Update not done in time
Lone candidate can still lose
Campus hate crimes raise issue of racial tolerance
Beach not holding its water back
Brawl shakes up local bar
Study high on driving
Campus crime heats up with weather
Caught on campus
Study high on driving
By Wes Brown
Next time you're thinking about drinking and driving, try smoking marijuana and driving instead it's safer.
A review of 12 studies, as well as research done by Alison Smiley, member of the mechanical and industrial engineering department at the University of Toronto, have shown both marijuana and alcohol impair driving but in different ways.
"Drivers under the influence of alcohol tend to be more risky in their speeding and passing while those under the influence of marijuana drive more slowly and take less risks, making them safer," Smiley said.
After reviewing performance statistics, Smiley looked at 2,500 accidents in Australia and found alcohol responsible in almost every case, while marijuana was less of a factor. "Drivers who had marijuana in their systems were actually just as guilty as those who were driving sober," she said.
Const. Nigel Stucke of the London police traffic management unit said no matter how much safer marijuana may seem, neither are safe.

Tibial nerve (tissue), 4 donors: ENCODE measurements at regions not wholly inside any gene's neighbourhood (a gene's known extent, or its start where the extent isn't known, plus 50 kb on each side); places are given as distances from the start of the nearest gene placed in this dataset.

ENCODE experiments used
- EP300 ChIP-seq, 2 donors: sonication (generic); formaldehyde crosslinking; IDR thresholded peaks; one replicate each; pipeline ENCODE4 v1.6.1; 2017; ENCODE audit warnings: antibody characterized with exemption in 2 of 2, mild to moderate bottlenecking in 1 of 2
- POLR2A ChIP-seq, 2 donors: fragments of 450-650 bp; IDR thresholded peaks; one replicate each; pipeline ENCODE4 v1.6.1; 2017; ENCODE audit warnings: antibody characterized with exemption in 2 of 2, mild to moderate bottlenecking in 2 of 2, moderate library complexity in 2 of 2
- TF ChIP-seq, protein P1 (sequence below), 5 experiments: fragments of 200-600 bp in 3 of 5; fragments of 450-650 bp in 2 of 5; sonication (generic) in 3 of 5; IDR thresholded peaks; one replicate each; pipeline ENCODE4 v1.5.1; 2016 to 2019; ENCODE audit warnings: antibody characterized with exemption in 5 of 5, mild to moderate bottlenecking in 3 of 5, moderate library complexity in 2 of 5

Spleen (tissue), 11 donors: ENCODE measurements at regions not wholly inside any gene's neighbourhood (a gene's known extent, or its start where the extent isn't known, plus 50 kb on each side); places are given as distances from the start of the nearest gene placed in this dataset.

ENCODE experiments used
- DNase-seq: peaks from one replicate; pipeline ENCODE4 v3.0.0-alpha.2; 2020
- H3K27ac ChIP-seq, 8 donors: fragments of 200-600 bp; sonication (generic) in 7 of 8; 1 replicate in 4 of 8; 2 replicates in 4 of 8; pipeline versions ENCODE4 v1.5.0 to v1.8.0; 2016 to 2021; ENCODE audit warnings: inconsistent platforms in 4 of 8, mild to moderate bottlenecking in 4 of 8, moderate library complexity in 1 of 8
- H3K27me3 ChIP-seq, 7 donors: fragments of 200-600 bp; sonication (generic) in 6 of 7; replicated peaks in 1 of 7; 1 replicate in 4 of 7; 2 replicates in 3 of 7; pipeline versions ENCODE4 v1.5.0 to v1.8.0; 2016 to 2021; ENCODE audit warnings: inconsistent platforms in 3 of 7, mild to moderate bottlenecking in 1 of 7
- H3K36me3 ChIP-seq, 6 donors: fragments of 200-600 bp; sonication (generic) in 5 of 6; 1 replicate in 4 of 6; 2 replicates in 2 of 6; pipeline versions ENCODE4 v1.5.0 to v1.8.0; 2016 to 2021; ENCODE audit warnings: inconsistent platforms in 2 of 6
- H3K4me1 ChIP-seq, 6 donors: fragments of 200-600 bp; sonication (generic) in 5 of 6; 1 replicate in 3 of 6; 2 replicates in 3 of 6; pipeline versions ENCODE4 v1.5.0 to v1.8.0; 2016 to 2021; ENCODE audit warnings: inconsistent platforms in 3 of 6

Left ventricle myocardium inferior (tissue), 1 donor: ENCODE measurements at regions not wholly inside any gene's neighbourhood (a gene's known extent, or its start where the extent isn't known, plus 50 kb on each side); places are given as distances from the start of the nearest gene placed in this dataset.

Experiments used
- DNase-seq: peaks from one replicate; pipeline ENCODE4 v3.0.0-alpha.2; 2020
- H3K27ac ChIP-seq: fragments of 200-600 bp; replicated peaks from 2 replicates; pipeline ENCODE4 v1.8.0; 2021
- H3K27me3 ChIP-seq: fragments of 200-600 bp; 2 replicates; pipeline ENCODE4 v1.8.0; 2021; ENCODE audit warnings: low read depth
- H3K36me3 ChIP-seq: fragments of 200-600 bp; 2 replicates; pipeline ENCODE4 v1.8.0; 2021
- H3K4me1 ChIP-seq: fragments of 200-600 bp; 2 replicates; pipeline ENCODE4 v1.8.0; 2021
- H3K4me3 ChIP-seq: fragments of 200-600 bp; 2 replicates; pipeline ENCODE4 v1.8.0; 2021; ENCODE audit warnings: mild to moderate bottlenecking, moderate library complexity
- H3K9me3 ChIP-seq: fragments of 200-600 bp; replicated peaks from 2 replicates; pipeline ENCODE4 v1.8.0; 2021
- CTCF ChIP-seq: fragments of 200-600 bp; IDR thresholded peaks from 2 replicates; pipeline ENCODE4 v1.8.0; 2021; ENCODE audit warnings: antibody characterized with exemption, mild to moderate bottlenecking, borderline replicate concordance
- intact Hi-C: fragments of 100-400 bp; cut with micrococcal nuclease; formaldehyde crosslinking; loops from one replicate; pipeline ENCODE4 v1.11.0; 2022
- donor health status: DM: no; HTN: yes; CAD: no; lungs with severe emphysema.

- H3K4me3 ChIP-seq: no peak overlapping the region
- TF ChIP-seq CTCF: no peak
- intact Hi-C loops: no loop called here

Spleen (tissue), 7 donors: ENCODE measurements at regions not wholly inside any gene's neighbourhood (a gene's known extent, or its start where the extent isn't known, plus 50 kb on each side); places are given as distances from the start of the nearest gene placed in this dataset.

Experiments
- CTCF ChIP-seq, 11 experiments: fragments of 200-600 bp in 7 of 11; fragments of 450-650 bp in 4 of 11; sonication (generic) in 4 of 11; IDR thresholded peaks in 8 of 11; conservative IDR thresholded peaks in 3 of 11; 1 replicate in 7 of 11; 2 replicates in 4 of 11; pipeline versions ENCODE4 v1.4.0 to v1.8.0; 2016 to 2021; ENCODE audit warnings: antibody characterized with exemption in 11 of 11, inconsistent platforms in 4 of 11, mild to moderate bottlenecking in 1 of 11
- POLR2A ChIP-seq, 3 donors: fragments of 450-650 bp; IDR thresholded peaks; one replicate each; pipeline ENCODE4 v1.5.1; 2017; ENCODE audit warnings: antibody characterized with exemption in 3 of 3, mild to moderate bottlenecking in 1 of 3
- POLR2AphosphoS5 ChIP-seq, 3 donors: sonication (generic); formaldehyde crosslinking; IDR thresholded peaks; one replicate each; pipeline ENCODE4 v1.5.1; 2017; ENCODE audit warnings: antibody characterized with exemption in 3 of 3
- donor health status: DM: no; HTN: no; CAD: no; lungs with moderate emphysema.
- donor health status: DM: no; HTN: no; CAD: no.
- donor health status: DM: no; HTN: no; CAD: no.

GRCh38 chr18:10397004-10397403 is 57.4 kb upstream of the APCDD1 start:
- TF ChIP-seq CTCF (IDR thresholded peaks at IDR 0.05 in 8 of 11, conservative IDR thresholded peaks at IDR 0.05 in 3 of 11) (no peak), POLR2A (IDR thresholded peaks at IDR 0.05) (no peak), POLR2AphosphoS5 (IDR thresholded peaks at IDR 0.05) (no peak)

"While driving a 3,000 pound vehicle at night [the London police] want you as alert as possible. You cannot compare two things that are so different," Stucke said.
London police are not prepared for roadside drug testing and Stucke said such incidents are not prevalent in London. "I'm not saying it doesn't happen. There has maybe been a handful of instances that I can remember."
Pete Young, a board member of the Medical Marijuana Centre of Ontario, said these findings coincide with his own field research .
"This information helps in showing cannabis is the safest form of drugs currently on the market. The truth is coming out from behind what society has told us all along about the evils of cannabis," he said.
Young said he believes the police have a method of testing whether you are driving under the influence of cannabis but are withholding it to stifle any legalization steps.
"[Police] wipe the inside of the windshield and take a swab of the driver's tongue. If they show positive results you can be charged. They will not use it, however, because they want us to believe there is still no way to tell whether someone is stoned while driving," Young said.
Brian Timney, a psychology professor at Western, said although he is unfamiliar with Smiley's findings, he also believes those driving after smoking marijuana are less likely to drive recklessly.
"Marijuana is not as dangerous a drug as alcohol. Marijuana is not especially a harmful drug, period," he said.